Forum: Ruby Negative lookahead in Regexp question

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D0338c0de4cb3c5c17300396159933d1?d=identicon&s=25 Axel Etzold (Guest)
on 2007-06-16 17:23
(Received via mailing list)
Dear all,

I have strings like this one:

"<NC> In North Carolina </NC>"

and I'd like to match the part in between the brackets with
a regexp with negative lookahead excluding a substring,
(</NC> in this case, rather than just single characters),
but I can't get it right...


Thanks for your help,

Axel
8a4c59ead55636dcf3f82fe0e545f5ed?d=identicon&s=25 byronsalty (Guest)
on 2007-06-16 18:17
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On Jun 16, 11:22 am, "Axel Etzold" <AEtz...@gmx.de> wrote:
>
> Thanks for your help,
>
> Axel
>
> --
> Psssst! Schon vom neuen GMX MultiMessenger gehört?
> Der kanns mit allen:http://www.gmx.net/de/go/multimessenger

Can you provide a few examples of what you're looking for? I'm not
sure what you're asking but it doesn't sound too bad.

- Byron
D0338c0de4cb3c5c17300396159933d1?d=identicon&s=25 Axel Etzold (Guest)
on 2007-06-16 20:41
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Dear Byron,

thank you for responding.
I am working on an analysis of so-called chunked text,
i.e., an analysis of words in a sentence, that
classifies words as nouns / verbs / adjectives etc.

A typical sentence with chunking tags thus looks like this:

"<NC> The physical descriptions </NC> <PC> of <NC> places </NC> <PC> in
<NC> North Carolina </NC> </PC> , <PC> in </PC> <ADV> so far </ADV> as
<NC> they </NC> <VC> are </VC> <NC> specific </NC> <PC> at <NC> all
</NC> </PC> , <VC> owe </VC> <NC> a little </NC> <PC> to <NC> memories
</NC> </PC> <PC> of <NC> my childhood </NC>, although <NC> I </NC> <VC>
've also borrowed </VC> <ADV> indiscriminately </ADV> <PC> from <NC>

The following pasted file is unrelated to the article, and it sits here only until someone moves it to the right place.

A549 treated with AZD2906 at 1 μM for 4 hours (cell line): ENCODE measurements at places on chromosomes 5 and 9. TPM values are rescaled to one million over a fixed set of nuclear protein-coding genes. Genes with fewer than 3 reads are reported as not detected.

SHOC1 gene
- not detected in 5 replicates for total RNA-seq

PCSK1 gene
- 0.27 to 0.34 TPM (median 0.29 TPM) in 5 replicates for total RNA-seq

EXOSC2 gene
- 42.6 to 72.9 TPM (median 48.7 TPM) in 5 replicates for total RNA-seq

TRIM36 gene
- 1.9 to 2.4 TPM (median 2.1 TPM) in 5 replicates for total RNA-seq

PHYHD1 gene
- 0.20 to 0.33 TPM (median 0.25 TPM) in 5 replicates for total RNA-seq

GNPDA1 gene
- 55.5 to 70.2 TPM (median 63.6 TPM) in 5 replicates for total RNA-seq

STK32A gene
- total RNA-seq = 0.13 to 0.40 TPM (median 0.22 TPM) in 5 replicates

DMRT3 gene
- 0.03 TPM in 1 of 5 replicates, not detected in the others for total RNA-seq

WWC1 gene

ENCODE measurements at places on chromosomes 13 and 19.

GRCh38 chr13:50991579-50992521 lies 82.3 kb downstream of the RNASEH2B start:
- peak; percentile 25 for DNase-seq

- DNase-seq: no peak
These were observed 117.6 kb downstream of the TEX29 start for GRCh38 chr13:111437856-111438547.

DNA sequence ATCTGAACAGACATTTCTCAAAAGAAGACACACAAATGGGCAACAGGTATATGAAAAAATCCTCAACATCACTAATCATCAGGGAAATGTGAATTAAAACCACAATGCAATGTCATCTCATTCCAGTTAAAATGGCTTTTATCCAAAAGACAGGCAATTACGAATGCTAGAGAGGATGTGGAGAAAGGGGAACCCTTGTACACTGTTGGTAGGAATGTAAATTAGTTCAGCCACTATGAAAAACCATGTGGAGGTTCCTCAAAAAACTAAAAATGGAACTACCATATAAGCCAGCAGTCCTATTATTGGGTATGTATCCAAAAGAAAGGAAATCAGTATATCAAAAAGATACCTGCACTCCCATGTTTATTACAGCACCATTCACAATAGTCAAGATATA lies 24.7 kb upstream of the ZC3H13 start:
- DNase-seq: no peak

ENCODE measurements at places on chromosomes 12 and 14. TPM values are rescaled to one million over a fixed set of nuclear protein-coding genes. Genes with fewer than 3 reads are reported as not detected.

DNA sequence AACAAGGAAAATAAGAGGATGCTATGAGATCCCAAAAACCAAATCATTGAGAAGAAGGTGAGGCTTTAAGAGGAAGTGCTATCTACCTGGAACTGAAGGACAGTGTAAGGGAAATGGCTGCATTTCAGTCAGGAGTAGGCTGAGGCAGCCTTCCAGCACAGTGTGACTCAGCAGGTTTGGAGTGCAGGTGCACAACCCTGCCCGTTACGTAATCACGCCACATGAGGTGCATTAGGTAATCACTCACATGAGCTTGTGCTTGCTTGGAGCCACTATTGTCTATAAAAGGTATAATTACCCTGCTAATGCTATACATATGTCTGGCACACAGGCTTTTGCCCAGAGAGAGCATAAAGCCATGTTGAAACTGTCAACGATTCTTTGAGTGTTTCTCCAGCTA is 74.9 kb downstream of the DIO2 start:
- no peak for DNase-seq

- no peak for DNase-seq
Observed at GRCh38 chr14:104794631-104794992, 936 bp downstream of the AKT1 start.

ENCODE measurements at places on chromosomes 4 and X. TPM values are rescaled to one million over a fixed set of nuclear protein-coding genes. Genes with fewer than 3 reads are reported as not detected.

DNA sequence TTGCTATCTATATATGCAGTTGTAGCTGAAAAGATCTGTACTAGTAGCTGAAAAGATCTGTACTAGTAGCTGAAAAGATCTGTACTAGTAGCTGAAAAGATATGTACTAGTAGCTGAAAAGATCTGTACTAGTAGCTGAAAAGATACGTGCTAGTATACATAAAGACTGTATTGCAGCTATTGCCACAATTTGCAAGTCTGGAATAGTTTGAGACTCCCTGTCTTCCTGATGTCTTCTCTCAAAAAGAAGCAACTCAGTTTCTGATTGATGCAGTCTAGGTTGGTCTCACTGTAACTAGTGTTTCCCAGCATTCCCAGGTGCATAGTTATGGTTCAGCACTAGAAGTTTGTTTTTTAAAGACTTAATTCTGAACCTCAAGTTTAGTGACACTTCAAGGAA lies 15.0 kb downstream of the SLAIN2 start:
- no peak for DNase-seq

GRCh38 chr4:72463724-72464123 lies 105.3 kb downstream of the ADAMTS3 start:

other people 's childhood memories </NC> </PC> <PC> as </PC> <ADV> well
</ADV> ."

Originally, I wanted to use Regexps to split the original sentence
into groups using negative lookahead, which I've now skipped in favor
of repeated Array.splits, but I think I could you use knowing how to
search for a substring using negative lookahead, i.e., as in my example:

regexp=/.../  <= searched for, such that:
string="<NC> In North Carolina </NC>"
ref=regexp.match(string)
p ref[1]  => "In North Carolina"

Thank you for any help!

Best regards,

Axel
69498abbf47d4967f8640317a58377dd?d=identicon&s=25 Aureliano Calvo (Guest)
on 2007-06-16 21:18
(Received via mailing list)
Wouldn't it be better to just use a xml parser?

On 6/16/07, Axel Etzold <AEtzold@gmx.de> wrote:
>
> Thank you for any help!
>
> Best regards,
>
> Axel
> --
> Psssst! Schon vom neuen GMX MultiMessenger gehört?
> Der kanns mit allen: http://www.gmx.net/de/go/multimessenger
>
>


--
"Es también nuestra intención erradicar la corrupción, ofreciendo como
norma la honestidad, la idoneidad y la eficiencia. Con madurez y
sentido de unidad es fácil pensar en la recomposición del ser
argentino. Ese ser argentino, basado en madurez y en sentido de
unidad, permitirá inspirar para elevarnos por encima de la miseria que
la antinomia nos ha planteado, para dejar, de una vez por todas, ese
ser "anti" y ser, de una vez por todas, "pro": "Pro argentinos""

Jorge Rafael Videla para el 25 de mayo de 1976
D0338c0de4cb3c5c17300396159933d1?d=identicon&s=25 Axel Etzold (Guest)
on 2007-06-16 21:21
(Received via mailing list)
Aureliano,

no - since the tags are not XML tags, and since
I wanted to know about negative lookahead
for regexps ...

Best regards,

Axel
8a4c59ead55636dcf3f82fe0e545f5ed?d=identicon&s=25 byronsalty (Guest)
on 2007-06-16 21:55
(Received via mailing list)
On Jun 16, 2:40 pm, "Axel Etzold" <AEtz...@gmx.de> wrote:
> regexp=/.../  <= searched for, such that:
> string="<NC> In North Carolina </NC>"
> ref=regexp.match(string)
> p ref[1]  => "In North Carolina"

This will work pretty well (works for the above):
/<\w+>(.*?)<\/\w+>/

The only thing fancy there is making the .* non-greedy by adding .*?.
This means it will take the shortest possible match instead of the
longest.

But it will not work as I think you would want with a string of nested
clauses. If you want to include internal clauses then you would need
to make sure that the close tag matches the open tag. The side effect
is that you'll need to have another sub match within the regex.

So consider:
/<(\w+)>(.*?)<\/\1>/

Example:
irb(main):033:0> str = "<NC>In North Carolina <FOO>adsf</FOO> </NC>"
=> "<NC>In North Carolina <FOO>adsf</FOO> </NC>"
irb(main):034:0> re = /<(\w+)>(.*?)<\/\1>/
=> /<(\w+)>(.*?)<\/\1>/
irb(main):035:0> re.match(str)[1]
=> "NC"
irb(main):036:0> re.match(str)[2]
=> "In North Carolina <FOO>adsf</FOO> "


Does that help?
D0338c0de4cb3c5c17300396159933d1?d=identicon&s=25 Axel Etzold (Guest)
on 2007-06-16 22:50
(Received via mailing list)
Dear Byron,

> Does that help?

Yes, very much ! Thank you for your time!

Best regards,

Axel
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